The Economics of Knitting

Comparison of scarf options.

I learned to knit during high school. I wouldn’t say I enjoy the process of knitting itself, but I like being able to create something exactly to my specifications, and the satisfaction from the finished product. During a de-cluttering purge a few years ago, though, I got rid of all my knitting materials, because I hadn’t touched them in a while.

But recently, I was on a hunt for a new scarf. I knew what I wanted: chunky, infinity (circle) style, and dark red / burgundy color. I used to have one from Old Navy that was the right color and style, but I didn’t like the quality (it didn’t have that fluffy feeling), so I donated it. I hunted around for a replacement, and found this LL Bean one with a pretty lace pattern and ombre effect, but I didn’t want to shell out $36 for an acrylic scarf. What’s a girl to do? I decided to knit my own! I found this pattern from Stuff Steph Does that had the right look. I wanted to answer the question: Is it worth it, economically, to knit something instead of buying it ready-made from a store?

1) Cost of knitting a scarf

  • Knitting needles: $8. This included 10 sets of needles in different sizes. I’m not counting this in the final cost of the scarf, as I assume it’s amortized over time.
  • Raw materials: $30 for 3 balls of Lion Brand yarn (80% acrylic, 20% wool). The pattern originally only called for 2 balls, but this made the scarf too short for me, so I added on a 3rd ball.
  • My time: About 3 days of knitting part-time while watching TV. It’s a good way to keep your hands busy and feel less guilty about watching TV 🙂
Modeling the scarf.

The pros: Overall, I’m very happy with how the scarf turned out. It’s super thick and plush, and very high quality compared to what you could purchase for $30 in a store (ignoring the cost of my time). I think I appreciate the scarf more because of the time I spent making it, which apparently is known as the “IKEA effect“.

The cons: The scarf ended up being more oversized than I expected, so I would reduce the size if I could. It’s hard to zip a coat on top of it. I probably could have made it with 2 skeins instead of 3 by narrowing the width of the scarf, bringing the cost down to $20 instead of $30. The nice thing about knitting is if there’s always the option to unravel the scarf and re-knit it to a smaller size! Hm, maybe if I’m stuck on a desert winter-y island somewhere…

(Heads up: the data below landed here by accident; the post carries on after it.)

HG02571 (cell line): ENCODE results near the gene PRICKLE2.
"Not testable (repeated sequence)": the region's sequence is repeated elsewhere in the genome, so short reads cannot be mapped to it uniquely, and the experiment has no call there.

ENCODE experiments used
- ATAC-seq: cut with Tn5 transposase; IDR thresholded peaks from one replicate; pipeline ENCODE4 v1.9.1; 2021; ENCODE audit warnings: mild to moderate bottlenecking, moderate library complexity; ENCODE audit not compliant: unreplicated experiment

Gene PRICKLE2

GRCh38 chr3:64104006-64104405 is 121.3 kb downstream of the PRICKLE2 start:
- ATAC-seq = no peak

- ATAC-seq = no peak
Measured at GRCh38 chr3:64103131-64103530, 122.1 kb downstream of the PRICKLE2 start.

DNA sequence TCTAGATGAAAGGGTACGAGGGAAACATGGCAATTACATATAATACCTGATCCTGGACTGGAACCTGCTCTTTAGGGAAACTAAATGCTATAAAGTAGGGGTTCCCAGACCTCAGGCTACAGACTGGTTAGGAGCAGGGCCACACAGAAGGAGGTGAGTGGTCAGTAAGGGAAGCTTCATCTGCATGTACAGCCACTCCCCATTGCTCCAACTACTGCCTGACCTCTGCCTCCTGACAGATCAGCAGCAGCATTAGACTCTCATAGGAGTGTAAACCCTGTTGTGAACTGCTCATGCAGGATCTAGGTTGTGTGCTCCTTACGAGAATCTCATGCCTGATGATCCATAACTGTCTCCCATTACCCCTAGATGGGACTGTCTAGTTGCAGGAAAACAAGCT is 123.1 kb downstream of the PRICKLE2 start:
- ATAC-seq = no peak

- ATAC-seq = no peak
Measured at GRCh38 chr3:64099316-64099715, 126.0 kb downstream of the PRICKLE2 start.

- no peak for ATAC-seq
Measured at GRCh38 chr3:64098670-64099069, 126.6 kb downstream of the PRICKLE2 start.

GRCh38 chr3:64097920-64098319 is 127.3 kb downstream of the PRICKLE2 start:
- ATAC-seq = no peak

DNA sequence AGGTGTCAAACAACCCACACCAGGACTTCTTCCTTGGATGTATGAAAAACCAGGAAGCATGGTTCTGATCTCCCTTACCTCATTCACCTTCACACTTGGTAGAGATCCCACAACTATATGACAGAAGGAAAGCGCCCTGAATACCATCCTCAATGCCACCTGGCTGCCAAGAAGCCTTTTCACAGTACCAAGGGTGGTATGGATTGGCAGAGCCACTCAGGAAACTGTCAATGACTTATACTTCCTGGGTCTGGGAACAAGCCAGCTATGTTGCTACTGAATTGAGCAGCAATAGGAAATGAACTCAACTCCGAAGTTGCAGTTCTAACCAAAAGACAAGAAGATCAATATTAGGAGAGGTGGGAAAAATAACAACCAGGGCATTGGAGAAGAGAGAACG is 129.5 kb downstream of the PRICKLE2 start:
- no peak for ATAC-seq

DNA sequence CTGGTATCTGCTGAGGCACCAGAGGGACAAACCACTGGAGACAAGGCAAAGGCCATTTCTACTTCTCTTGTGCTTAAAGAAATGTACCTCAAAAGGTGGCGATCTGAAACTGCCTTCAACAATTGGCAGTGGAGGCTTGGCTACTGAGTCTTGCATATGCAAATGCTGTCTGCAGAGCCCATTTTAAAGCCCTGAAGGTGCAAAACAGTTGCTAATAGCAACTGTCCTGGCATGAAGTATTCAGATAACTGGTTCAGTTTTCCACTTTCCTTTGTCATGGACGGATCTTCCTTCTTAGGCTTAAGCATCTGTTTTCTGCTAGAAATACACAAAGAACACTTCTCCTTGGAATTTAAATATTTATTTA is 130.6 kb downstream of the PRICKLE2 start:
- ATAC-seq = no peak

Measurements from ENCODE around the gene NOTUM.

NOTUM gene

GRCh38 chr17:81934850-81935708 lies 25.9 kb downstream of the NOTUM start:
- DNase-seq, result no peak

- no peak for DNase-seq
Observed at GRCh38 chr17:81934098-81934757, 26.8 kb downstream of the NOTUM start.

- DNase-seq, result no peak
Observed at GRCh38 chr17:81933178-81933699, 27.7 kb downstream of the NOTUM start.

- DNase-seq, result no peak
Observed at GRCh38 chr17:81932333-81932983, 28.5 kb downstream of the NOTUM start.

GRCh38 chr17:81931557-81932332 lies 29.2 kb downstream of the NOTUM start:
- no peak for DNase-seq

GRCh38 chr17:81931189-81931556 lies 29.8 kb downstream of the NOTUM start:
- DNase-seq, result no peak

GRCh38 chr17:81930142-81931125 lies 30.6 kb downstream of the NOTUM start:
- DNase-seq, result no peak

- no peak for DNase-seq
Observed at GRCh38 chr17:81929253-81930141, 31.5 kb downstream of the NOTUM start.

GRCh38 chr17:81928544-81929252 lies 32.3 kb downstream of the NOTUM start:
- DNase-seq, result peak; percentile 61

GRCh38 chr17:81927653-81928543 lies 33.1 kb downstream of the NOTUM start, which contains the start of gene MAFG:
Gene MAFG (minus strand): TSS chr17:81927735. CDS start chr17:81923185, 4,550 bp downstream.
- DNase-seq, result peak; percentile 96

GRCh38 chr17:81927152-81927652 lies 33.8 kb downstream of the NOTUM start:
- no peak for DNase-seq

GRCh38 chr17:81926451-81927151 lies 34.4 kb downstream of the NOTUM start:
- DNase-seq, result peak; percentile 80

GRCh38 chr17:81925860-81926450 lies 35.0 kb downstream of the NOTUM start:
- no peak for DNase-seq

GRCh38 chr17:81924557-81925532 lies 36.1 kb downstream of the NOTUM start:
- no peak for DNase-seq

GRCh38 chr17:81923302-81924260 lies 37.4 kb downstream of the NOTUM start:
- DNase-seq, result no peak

2) Cost of knitting a sweater

I have two other knitting projects in the queue. First up is this Harry Potter initial sweater. Again, I decided to knit because the only commercial option I could find was one from the Universal store, in letter “R” or “H”. I need “J”! The Etsy options are mostly for kids (reflecting my tastes 😛 )

  • Raw materials: $60 for 7 skeins of Knitpicks yarn (55% merino, 25% alpaca, 20% tweed)
  • Knitting needles: $7 for circular needles.
  • My time: To be determined, but definitely massive.

Is a total of $70, plus countless hours of time, worth a 100% wool sweater? The commercial product is $90 and made of similar materials, but customizing the initial is priceless. So I think it’ll be worth it, but I’ll report back on the final results.

3) Cost of knitting sweater socks

The second project in the queue is these slipper socks. I love a good pair of comfy, warm socks for wearing at home on lazy days. I currently wear these trendy Roots socks ($16) and I wanted another pair, but they mostly sell them in Canada. So knitting to the rescue!

  • Raw materials: $20 for 2 balls of Lion Brand yarn (80% acrylic, 20% wool).
  • Knitting needles: Already own.
  • My time: Estimated to be one weekend of knitting part-time.

The total cost will be $20, which is slightly more than the commercial version, but mine will be 100% wool, so I think it’s worth it.

Final thoughts

From these three examples, I would say that overall:

  • Knitting is usually not worth it economically if the commercial options suit your needs in terms of the color and style. Especially if you factor in the cost of time (which I haven’t), knitting should definitely be considered more of a hobby. Which is kind of similar to blogging, no? 🙂
  • Knitting is sometimes worth it if you are very picky about the color or style, and would like better quality materials (like 100% wool). In that sense, knitting fits nicely into the current “capsule closet” ethos of “fewer but better.”

Have you ever knit or crochet? Do you experience the “IKEA effect” of enjoying a do-it-yourself project over a store-bought product?

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